What is Informational Social Influence and Normative Social Influence?

Informational Social Influence.

Informational influence is a form of conformity which occurs when an individual turns to another in order to obtain information. Unlike normative conformity, informational social influence results from an individual thinking that someone else has more accurate information then they do. It is theorized that this is more likely to occur when one is unaware of what to do and so turns to someone for insight, when a panic inducing situation occurs and a quick decision needs to be made, and when one perceives that the other is more knowledgeable and therefore, may be right about the information they provide.

As because the Internet is in many respects a database, the information stored is portrayed and interpreted in a different way than by exposure through meetings in person. The influence physical appearance such as clothing has on the perception of authority is a different social psychological phenomenon, yet it is an important factor in informational influence.

Since people do not see how an individual behind a website appears, the web designer can do a number of things to improve the visual aspects of the site, which M.a way replaces the physical appearance of the individual. This in turn gives the impression that the information on the website is more credible.

Subsequent experiments were based on more realistic situations. The mere fact that the Internet is text based is also a form of informational influence in itself. People often feel that information conveyed through text is more reliable than information passed through word of mouth.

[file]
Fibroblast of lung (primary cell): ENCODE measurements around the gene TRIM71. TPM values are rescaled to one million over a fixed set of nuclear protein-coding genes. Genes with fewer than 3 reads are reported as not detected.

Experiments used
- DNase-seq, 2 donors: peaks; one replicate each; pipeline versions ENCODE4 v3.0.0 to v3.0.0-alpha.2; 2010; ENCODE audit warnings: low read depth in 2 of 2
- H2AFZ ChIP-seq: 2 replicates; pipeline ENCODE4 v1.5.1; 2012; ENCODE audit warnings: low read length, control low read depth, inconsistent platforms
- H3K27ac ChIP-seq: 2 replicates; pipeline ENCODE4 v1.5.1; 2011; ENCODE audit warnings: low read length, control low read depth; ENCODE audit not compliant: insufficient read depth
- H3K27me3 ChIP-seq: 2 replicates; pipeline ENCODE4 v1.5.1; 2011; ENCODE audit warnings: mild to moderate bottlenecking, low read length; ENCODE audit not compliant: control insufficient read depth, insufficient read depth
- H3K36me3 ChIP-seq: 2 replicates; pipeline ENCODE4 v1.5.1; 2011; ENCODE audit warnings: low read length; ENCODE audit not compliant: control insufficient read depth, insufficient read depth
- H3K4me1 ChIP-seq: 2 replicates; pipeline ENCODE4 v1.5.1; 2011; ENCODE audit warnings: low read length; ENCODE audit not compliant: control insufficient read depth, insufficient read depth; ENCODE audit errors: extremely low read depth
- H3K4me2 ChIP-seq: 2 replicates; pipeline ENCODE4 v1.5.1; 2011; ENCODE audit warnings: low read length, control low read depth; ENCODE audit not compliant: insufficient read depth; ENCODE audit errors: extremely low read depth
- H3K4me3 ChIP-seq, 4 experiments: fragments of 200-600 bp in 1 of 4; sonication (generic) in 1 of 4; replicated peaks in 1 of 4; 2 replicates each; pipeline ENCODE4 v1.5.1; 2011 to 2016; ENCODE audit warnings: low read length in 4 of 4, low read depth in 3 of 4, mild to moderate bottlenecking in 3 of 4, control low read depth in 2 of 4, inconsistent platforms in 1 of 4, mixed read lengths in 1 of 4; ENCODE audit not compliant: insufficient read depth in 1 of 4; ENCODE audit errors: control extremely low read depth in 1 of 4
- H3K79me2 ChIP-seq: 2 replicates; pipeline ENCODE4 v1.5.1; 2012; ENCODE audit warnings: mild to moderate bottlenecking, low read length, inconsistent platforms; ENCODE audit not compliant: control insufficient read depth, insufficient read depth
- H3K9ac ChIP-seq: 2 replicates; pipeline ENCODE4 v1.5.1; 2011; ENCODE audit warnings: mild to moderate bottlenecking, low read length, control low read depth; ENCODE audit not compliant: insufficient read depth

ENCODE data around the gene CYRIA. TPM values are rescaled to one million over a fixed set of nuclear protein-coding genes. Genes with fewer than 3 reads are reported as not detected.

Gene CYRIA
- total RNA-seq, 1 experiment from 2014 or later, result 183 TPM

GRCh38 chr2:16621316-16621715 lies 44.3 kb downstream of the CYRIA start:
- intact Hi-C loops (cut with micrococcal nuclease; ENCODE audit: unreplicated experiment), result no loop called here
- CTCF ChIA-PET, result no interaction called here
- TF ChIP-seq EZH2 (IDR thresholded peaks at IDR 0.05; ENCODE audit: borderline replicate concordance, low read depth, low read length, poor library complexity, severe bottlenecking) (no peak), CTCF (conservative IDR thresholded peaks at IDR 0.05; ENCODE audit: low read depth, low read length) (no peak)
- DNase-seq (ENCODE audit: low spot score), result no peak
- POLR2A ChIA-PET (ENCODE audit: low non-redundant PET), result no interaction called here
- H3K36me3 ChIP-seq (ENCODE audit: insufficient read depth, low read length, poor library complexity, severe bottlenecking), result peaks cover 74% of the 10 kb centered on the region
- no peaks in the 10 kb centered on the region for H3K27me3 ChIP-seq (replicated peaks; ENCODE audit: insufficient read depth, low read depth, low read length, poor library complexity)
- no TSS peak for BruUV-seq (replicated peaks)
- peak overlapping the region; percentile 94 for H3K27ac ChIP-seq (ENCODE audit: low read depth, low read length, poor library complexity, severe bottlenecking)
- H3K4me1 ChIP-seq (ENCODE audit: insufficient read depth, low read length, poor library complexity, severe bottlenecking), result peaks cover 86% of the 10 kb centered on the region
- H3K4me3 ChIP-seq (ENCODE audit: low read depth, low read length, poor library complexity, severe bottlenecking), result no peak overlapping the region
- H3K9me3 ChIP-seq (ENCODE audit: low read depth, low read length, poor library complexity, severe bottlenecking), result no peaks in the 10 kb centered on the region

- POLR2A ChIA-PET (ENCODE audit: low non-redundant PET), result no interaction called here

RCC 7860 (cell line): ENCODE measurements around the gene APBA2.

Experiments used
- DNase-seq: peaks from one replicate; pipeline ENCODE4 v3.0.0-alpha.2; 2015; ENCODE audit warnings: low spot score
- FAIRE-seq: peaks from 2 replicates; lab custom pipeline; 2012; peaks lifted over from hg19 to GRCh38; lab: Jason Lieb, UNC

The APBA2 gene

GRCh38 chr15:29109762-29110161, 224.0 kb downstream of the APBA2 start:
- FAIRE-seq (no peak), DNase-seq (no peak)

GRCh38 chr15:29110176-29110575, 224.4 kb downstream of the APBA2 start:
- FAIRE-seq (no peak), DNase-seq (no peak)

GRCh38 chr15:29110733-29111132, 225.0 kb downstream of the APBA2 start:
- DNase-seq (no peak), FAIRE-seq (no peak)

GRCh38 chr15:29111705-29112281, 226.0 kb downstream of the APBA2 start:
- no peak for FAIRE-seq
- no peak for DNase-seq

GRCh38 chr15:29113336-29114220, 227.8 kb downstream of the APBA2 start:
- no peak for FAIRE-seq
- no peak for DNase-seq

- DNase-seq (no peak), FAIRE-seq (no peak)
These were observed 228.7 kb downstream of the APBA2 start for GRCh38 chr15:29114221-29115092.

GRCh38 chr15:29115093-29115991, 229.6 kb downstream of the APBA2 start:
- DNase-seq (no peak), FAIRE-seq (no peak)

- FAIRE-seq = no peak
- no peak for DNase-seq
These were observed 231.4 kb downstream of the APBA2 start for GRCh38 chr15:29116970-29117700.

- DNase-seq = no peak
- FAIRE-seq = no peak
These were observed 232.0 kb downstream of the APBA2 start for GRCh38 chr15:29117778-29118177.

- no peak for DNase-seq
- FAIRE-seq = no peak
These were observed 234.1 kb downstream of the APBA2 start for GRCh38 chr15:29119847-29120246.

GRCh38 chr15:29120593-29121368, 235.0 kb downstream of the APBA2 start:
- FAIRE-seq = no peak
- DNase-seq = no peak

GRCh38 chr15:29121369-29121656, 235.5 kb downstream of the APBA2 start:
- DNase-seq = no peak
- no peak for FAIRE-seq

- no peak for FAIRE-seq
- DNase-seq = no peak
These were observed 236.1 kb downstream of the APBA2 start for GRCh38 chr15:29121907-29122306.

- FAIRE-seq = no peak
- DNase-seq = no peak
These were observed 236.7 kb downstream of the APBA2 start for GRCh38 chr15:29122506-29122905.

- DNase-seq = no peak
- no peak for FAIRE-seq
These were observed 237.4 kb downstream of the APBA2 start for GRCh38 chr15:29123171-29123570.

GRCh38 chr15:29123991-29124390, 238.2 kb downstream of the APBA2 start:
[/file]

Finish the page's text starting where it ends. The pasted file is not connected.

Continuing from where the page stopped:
Normative Social Influence.

Normative social influence is a type of social influence leading to conformity. It is defined as “the influence of other people that leads us to conform in order to be liked and accepted by them.” Normative social influence’s power stems from the human identity as a, social creature, with a need for companionship and association.

This fact often leads to people exhibiting public compliance but not necessarily private acceptance of the group’s social norms in order to be accepted by the group.

The normative social influence involves conforming in order to be accepted or liked by a group, not necessarily because one actually believes the things one is doing or saying. This tendency is due to the fact that one of core instincts is too long to be in a social group of some sort.

This comes into play because when a bunch of people get together and want to stay together there needs to be some degree of agreement as far as rules, morals and behaviors because otherwise there would be issues among the members.

Over time people conform more and more to the ways other people do. things. It becomes a social obligation to fit in and continue to do what others are doing. This does not just happen with friends or loved ones, it can happen with people you have never met.

These results show that when accuracy is not very important, it is better to get the wrong answer than to risk social disapproval. An experiment using procedures similar to Asch’s found that there was significantly less conformity in six-person groups of friends as compared to six-person groups of strangers.

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